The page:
alexa The Sensory Impact of Nicotine on Noradrenergic and Dopaminergic Neurons of the Nicotine Reward - Addiction Neurocircuitry | OMICS International | Abstract
ISSN: 2155-6105

Journal of Addiction Research & Therapy
Open Access

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Research Article

The Sensory Impact of Nicotine on Noradrenergic and Dopaminergic Neurons of the Nicotine Reward - Addiction Neurocircuitry

Jed E Rose1, Ozra Dehkordi2,3*, Kebreten F Manaye3, Richard M Millis4, Salman Ameri Cianaki2 and Annapurni Jayam-Trouth2

1Department of Psychiatry, Duke University Medical Centre, Durham, N.C. 27705, United States

2Department of Neurology, Howard University Hospital, Washington, D.C. 20060, United States

3Department of Physiology & Biophysics, Howard University College of Medicine, Washington, D.C. 20059, United States

4Department of Medical Physiology, American University of Antigua College of Medicine, St. John’s, Antigua and Barbuda

Corresponding Author:
Dehkordi Ozra
Associate Professor, Department of Neurology
Howard University Hospital, Washington, United States
Tel: +1 202 865 1978
Fax: +1 202 865 1977
E-mail: [email protected]

Received date: Feb 16, 2016; Accepted date: April 01, 2016; Published date: April 07, 2016

Citation: Rose JE, Dehkordi O, Manaye KF, Millis RM, Cianaki SA, et al. (2016) The Sensory Impact of Nicotine on Noradrenergic and Dopaminergic Neurons of the Nicotine Reward - Addiction Neurocircuitry. J Addict Res Ther 7:274. doi:10.4172/2155-6105.1000274

Copyright: © 2016 Rose JE, et al. This is an open-access article distributed under the terms of the Creative Commons Attribution License, which permits unrestricted use, distribution, and reproduction in any medium, provided the original author and source are credited.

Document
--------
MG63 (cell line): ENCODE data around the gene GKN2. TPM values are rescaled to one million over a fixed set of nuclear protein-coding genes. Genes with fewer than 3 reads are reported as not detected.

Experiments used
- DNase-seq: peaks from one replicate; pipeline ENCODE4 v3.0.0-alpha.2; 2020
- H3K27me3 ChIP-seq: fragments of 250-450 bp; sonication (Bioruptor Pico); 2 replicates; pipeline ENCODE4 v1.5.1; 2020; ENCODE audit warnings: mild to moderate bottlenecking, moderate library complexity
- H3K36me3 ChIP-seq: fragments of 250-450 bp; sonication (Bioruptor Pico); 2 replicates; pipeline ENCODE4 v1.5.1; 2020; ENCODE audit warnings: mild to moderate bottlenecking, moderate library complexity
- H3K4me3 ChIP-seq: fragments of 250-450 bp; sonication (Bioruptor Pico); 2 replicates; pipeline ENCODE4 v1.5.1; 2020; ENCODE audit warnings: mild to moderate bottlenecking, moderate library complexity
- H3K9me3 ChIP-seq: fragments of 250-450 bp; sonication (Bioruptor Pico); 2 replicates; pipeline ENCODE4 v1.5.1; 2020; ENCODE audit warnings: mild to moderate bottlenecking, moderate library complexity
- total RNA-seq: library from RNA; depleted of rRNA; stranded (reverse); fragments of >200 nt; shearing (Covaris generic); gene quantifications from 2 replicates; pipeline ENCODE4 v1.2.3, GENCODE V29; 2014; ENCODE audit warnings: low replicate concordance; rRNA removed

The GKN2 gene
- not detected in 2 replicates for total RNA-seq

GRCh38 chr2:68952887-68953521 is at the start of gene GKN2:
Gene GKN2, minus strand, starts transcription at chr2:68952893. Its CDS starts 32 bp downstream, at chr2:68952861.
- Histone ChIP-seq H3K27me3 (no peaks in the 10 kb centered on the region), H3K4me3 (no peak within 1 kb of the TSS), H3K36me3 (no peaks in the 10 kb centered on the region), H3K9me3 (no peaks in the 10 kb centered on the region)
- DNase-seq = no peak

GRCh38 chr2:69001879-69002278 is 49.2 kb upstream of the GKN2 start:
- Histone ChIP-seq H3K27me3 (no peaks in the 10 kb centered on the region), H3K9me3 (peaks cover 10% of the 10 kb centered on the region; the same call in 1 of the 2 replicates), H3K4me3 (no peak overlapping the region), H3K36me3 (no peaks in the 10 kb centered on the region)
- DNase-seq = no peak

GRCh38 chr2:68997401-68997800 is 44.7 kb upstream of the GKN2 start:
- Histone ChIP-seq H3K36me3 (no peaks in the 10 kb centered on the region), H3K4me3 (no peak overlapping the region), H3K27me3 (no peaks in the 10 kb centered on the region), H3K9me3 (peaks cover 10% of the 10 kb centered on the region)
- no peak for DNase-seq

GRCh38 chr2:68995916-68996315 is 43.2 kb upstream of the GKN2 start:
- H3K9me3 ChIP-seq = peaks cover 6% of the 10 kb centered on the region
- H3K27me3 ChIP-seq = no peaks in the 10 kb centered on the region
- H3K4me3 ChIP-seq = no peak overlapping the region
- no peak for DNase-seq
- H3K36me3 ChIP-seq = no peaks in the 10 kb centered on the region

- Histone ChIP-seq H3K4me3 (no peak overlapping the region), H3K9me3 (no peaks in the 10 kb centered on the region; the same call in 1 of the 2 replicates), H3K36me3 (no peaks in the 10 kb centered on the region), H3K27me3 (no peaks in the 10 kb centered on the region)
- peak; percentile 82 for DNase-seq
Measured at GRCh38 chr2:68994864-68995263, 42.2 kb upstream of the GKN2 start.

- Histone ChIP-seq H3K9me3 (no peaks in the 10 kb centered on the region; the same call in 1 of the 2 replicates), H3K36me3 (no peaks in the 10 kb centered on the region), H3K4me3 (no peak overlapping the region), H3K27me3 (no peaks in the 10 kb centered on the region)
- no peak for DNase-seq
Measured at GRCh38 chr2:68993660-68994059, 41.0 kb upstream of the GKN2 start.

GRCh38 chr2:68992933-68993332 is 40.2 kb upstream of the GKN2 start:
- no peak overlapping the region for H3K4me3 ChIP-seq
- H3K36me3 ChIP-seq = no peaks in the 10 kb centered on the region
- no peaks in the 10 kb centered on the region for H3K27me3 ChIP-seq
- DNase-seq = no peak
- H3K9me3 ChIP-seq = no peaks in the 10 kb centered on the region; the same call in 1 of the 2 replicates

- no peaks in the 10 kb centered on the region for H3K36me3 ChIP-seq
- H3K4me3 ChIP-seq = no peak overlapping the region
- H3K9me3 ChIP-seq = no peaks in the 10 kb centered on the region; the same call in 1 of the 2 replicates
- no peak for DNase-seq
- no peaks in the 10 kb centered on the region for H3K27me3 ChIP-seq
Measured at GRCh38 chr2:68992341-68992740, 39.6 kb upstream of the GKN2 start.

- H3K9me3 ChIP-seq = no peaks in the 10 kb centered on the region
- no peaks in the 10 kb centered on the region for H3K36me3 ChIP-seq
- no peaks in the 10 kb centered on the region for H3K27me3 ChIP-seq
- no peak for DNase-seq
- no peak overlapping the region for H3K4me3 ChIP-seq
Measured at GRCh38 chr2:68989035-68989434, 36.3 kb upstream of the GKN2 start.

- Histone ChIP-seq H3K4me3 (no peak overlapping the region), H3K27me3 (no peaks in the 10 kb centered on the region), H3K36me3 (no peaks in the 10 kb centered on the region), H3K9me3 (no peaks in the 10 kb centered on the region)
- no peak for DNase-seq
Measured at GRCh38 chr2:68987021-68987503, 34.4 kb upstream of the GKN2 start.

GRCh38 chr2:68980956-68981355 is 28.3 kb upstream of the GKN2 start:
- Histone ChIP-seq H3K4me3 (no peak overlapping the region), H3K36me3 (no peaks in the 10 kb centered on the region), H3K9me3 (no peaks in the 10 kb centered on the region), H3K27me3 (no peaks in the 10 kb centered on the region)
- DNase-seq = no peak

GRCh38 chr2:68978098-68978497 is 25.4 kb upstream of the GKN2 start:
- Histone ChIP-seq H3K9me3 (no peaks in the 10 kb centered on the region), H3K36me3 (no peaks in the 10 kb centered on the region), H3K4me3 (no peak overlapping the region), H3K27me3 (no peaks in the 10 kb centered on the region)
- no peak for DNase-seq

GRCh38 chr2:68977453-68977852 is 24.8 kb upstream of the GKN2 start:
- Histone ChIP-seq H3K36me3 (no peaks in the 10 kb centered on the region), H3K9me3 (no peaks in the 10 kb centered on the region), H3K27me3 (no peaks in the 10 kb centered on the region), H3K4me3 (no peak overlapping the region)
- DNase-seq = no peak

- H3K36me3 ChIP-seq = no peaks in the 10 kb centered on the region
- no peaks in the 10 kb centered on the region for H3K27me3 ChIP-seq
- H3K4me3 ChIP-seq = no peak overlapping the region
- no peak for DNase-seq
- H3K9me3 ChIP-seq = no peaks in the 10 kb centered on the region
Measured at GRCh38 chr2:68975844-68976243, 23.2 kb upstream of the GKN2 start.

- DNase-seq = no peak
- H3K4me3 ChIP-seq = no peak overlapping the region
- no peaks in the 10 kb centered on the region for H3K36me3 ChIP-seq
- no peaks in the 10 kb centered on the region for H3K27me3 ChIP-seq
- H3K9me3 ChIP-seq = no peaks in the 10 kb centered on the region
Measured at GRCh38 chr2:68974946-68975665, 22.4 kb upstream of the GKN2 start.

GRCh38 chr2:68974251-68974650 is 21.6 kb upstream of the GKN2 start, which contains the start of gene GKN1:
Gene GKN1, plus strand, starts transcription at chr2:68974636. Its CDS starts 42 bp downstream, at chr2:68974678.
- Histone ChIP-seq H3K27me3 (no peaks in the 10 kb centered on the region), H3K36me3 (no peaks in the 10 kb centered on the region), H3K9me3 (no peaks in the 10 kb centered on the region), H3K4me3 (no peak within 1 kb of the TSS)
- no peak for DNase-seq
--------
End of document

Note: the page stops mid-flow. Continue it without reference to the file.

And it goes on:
The sensory experience of smoking is a key component of nicotine addiction known to result, in part, from stimulation of nicotinic acetylcholine receptors (nAChRs) at peripheral sensory nerve endings. Such stimulation of nAChRs is followed by activation of neurons at multiple sites in the mesocorticolimbic reward pathways. However, the neurochemical profiles of CNS cells that mediate the peripheral sensory impact of nicotine remain unknown. In the present study in mice, we first used c-Fos immunohistochemistry to identify CNS cells stimulated by nicotine (NIC, 40 μg/kg, IP) and by a peripherally-acting analog of nicotine, nicotine pyrrolidine methiodide (NIC-PM, 30 μg/kg, IP). Sequential double-labelling was then performed to determine whether noradrenergic and dopaminergic neurons of the nicotine reward-addiction circuitry were primary targets of NIC and NIC-PM. Double-labelling of NIC and/or NIC-PM activated c-Fos immunoreactive cells with tyrosine hydroxylase (TH) showed no apparent c-Fos expression by the dopaminergic cells of the ventral tegmental area (VTA). With the exception of sparse numbers of TH immunoreactive D11 cells, dopamine-containing neurons in other areas of the reward-addiction circuitry, namely periaqueductal gray, and dorsal raphe, were also devoid of c-Fos immune-reactivity. Noradrenergic neurons of locus coeruleus (LC), known to innervate VTA, were activated by both NIC and NIC-PM. These results demonstrate that noradrenergic neurons of LC are among the first structures that are stimulated by single acute IP injection of NIC and NIC-PM. Dopaminergic neurons of VTA and other CNS sites, did not respond to acute IP administration of NIC or NIC-PM by induction of c-Fos.